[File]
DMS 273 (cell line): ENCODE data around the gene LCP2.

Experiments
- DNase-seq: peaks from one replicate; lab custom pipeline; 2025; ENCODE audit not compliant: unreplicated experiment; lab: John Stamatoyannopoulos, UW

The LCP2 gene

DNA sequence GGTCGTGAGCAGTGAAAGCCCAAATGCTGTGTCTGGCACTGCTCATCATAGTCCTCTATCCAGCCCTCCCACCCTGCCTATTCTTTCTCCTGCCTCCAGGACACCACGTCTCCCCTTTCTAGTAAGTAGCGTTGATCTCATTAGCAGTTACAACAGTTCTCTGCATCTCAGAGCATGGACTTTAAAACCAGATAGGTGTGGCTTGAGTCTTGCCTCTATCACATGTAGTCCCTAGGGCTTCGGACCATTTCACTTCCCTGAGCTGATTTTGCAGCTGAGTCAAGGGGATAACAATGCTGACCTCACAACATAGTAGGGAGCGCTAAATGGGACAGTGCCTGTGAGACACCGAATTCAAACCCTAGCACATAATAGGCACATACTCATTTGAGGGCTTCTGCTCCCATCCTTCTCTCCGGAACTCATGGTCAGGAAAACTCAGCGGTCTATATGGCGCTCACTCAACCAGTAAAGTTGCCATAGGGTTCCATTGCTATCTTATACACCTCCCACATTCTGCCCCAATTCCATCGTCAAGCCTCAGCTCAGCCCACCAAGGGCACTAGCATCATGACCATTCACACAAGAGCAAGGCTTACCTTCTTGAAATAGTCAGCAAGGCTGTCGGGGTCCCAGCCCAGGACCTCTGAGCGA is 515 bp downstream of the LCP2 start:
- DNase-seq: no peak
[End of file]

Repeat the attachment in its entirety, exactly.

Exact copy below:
DMS 273 (cell line): ENCODE data around the gene LCP2.

Experiments
- DNase-seq: peaks from one replicate; lab custom pipeline; 2025; ENCODE audit not compliant: unreplicated experiment; lab: John Stamatoyannopoulos, UW

The LCP2 gene

DNA sequence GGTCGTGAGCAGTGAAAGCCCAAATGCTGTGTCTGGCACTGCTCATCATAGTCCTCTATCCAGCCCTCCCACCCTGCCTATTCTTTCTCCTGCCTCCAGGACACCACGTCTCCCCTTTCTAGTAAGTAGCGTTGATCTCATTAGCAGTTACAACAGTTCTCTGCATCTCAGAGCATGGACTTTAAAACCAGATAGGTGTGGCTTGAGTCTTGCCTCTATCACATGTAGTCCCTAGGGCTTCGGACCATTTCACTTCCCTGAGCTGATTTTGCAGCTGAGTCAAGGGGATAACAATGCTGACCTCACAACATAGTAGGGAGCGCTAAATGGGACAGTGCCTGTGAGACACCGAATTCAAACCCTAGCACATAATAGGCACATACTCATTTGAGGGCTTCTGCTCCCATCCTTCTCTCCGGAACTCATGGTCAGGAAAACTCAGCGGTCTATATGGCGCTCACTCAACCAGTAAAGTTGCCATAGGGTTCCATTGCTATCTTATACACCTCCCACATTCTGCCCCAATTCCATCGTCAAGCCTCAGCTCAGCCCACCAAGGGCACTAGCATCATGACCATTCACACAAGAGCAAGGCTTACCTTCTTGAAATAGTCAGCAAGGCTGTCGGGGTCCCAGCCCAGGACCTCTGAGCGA is 515 bp downstream of the LCP2 start:
- DNase-seq: no peak